Adjustment disorder in the Armed Forces: A systematic review

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Background: In the UK military, adjustment disorder (AjD) is reported as one of the most diagnosed mental disorders, alongside depression, in personnel presenting to mental health services. Despite this, little is understood about what may predict AjD, common treatment or outcomes for this population.
Aim: The systematic review aimed to summarise existing research for AjD in Armed Forces (AF) populations, including prevalence and risk factors, and to outline clinical and occupational outcomes.
Method: A literature search was conducted in December 2020 to identify research that investigated AjD within an AF population (serving or veteran) following the PRISMA guidelines.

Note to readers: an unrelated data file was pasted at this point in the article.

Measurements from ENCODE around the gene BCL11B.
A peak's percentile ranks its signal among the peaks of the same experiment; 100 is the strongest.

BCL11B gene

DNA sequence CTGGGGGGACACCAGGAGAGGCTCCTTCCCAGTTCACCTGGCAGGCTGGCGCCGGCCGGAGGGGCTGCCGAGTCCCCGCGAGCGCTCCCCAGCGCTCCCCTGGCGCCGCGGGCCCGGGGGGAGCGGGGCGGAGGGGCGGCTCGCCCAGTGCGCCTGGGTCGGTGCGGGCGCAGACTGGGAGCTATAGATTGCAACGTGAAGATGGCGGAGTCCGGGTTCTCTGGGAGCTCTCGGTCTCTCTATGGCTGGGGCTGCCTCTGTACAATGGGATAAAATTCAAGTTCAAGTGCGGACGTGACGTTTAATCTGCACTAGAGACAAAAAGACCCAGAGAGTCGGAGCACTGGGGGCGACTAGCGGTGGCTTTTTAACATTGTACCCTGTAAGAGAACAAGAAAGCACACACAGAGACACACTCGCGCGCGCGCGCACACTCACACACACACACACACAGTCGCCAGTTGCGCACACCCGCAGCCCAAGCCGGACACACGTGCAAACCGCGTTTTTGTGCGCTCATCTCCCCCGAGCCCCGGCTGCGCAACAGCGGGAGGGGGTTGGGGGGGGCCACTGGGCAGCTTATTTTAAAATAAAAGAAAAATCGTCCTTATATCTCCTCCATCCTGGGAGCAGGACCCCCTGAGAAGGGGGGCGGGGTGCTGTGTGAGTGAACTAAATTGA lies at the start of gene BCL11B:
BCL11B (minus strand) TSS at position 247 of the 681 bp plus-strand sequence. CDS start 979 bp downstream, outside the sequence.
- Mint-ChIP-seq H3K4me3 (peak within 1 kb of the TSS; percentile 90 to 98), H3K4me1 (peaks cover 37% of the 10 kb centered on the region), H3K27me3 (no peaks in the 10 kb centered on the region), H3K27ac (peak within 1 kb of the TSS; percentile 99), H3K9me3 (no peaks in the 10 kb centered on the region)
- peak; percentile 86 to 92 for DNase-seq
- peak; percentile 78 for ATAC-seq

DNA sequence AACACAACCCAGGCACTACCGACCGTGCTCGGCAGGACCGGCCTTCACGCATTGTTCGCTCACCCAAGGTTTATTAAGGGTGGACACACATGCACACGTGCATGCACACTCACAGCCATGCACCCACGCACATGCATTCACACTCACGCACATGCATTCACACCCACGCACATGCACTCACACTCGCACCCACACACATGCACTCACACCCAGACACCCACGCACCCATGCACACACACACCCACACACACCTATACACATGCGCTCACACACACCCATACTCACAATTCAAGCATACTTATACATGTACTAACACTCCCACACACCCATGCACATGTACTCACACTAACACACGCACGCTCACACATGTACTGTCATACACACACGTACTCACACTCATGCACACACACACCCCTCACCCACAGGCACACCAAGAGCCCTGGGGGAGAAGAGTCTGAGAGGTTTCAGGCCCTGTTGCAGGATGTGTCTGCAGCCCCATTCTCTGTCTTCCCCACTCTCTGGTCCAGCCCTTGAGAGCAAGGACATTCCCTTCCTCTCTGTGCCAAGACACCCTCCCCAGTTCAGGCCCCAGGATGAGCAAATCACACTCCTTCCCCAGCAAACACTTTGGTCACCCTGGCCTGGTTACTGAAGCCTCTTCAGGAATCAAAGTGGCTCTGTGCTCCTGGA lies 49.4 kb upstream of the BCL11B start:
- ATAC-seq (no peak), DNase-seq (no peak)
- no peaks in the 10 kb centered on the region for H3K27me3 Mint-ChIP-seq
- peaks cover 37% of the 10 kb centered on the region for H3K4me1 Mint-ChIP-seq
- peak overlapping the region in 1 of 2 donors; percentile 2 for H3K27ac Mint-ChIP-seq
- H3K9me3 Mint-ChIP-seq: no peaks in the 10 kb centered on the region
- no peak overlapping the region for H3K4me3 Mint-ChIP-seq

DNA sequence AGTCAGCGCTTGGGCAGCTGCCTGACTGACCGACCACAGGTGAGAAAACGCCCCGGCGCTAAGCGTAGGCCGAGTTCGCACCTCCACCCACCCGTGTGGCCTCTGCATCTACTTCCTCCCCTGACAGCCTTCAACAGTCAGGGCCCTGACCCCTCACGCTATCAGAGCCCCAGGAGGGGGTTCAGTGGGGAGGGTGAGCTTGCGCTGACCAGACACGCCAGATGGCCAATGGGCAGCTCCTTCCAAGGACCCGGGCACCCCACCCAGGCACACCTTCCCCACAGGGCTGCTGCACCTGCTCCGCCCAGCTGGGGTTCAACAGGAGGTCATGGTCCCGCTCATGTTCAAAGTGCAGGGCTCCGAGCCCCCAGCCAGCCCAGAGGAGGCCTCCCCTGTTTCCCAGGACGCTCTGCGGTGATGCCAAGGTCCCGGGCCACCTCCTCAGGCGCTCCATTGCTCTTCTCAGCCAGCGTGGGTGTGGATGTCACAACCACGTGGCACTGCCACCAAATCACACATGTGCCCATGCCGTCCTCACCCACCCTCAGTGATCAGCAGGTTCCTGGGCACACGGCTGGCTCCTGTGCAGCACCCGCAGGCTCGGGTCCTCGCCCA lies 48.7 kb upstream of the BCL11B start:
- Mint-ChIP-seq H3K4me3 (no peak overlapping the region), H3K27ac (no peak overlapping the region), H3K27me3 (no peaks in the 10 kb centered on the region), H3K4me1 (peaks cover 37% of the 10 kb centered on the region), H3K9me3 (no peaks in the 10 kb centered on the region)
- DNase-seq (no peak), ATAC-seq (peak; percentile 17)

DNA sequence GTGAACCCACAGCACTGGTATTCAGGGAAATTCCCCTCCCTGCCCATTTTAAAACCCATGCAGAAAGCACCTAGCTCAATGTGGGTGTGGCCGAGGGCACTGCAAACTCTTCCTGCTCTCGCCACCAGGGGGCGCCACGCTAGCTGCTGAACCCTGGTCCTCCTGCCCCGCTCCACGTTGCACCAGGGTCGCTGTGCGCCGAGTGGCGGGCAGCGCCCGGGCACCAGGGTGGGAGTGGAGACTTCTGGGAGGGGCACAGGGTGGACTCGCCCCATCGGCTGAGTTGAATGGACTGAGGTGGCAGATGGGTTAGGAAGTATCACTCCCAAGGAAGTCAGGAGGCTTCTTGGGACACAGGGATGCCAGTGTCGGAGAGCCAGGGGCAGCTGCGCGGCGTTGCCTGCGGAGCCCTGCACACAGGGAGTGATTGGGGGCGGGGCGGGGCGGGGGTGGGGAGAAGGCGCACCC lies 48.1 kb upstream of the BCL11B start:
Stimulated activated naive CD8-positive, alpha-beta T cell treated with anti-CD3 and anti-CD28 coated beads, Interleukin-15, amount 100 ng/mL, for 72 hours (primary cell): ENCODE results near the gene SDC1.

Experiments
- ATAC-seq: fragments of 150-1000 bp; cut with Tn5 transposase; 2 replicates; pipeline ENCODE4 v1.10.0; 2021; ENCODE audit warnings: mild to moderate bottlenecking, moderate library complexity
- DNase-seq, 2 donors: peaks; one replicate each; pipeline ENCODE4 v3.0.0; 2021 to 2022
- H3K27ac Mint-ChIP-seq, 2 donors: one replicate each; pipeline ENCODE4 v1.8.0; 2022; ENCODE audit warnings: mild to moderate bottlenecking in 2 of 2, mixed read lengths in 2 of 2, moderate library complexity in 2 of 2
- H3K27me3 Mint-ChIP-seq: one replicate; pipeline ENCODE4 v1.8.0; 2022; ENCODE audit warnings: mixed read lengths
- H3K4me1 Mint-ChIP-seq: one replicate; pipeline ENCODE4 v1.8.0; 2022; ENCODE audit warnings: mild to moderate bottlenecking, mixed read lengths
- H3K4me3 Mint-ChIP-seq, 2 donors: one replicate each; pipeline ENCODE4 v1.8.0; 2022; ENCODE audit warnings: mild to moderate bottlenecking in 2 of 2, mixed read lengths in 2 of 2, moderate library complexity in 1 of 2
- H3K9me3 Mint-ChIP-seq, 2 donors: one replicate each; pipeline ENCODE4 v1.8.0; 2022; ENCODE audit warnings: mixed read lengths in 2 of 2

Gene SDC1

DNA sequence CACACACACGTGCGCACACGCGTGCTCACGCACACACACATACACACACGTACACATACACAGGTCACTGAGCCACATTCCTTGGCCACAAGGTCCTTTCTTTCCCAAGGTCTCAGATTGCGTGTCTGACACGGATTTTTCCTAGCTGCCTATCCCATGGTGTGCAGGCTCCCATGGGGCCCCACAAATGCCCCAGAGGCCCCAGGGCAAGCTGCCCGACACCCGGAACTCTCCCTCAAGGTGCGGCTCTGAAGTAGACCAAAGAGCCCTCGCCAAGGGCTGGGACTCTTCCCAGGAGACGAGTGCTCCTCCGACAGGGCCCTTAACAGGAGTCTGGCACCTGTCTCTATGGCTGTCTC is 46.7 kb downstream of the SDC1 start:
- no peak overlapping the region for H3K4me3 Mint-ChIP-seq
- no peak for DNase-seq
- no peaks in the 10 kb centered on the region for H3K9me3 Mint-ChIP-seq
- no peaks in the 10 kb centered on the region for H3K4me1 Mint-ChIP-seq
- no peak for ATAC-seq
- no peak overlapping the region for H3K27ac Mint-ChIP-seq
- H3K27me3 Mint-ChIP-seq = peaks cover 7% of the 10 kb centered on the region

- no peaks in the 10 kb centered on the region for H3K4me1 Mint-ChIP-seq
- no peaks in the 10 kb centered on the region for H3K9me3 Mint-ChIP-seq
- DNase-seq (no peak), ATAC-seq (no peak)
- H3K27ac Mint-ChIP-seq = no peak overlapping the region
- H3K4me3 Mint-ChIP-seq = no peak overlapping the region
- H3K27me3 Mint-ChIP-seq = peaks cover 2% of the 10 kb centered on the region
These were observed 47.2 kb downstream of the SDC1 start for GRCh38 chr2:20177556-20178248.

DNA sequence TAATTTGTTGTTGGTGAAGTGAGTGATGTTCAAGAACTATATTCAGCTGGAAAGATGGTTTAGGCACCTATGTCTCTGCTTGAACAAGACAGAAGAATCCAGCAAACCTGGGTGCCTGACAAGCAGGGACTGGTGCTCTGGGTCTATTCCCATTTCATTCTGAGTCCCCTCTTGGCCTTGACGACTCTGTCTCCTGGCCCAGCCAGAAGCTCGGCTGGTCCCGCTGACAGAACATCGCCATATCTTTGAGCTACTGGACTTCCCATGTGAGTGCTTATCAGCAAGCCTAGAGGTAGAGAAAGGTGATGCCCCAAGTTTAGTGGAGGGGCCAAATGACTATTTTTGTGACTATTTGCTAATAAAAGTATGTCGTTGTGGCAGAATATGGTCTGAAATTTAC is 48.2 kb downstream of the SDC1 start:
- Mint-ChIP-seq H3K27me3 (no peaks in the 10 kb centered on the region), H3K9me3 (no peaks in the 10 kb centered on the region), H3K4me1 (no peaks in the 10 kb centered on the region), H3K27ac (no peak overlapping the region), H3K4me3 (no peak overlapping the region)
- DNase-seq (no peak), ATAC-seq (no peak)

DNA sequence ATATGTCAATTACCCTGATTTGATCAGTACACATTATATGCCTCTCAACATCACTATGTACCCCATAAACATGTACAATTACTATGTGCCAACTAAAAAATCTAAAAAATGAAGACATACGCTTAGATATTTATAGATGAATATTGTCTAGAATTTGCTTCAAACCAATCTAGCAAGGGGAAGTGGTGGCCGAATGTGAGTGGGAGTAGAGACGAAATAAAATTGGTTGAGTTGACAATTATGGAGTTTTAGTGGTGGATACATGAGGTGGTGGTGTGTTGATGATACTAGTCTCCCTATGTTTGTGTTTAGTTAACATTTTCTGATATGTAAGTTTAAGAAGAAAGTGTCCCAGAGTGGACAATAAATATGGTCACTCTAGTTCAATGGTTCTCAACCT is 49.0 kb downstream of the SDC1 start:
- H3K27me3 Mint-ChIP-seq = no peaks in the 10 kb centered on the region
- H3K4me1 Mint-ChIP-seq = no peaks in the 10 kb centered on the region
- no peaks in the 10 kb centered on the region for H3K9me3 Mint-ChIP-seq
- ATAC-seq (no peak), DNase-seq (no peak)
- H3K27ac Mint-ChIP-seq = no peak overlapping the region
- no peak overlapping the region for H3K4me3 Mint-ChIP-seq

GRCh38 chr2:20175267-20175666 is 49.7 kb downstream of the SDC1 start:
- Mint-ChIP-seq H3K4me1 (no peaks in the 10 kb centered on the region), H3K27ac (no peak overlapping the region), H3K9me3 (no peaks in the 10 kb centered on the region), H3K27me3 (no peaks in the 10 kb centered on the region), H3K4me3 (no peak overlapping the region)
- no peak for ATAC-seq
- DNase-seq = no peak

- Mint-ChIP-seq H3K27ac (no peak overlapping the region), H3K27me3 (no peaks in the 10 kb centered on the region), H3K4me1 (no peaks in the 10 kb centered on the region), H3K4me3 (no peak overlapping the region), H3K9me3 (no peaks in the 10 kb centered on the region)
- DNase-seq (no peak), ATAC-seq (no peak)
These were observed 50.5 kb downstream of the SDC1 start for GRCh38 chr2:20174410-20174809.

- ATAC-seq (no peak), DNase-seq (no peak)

Results: Eighty-three studies were included in the review. The AjD prevalence estimates in AF populations with a mental disorder was considerably higher for serving AF personnel (34.9%) compared to veterans (12.8%). Childhood adversities were identified as a risk factor for AjD. AjD was found to increase the risk of suicidal ideation, with one study reporting a risk ratio of 4.70 (95% Confidence Interval: 3.50-6.20). Talking therapies were the most common treatment for AjD, however none reported on treatment effectiveness.
Conclusion: This review found that AjD was commonly reported across international AF. Despite heterogeneity in the results, the review identifies several literature gaps.
Original languageEnglish
JournalJournal of Mental Health
Publication statusPublished - 4 Nov 2022


  • Systematic Review
  • armed forces
  • veterans


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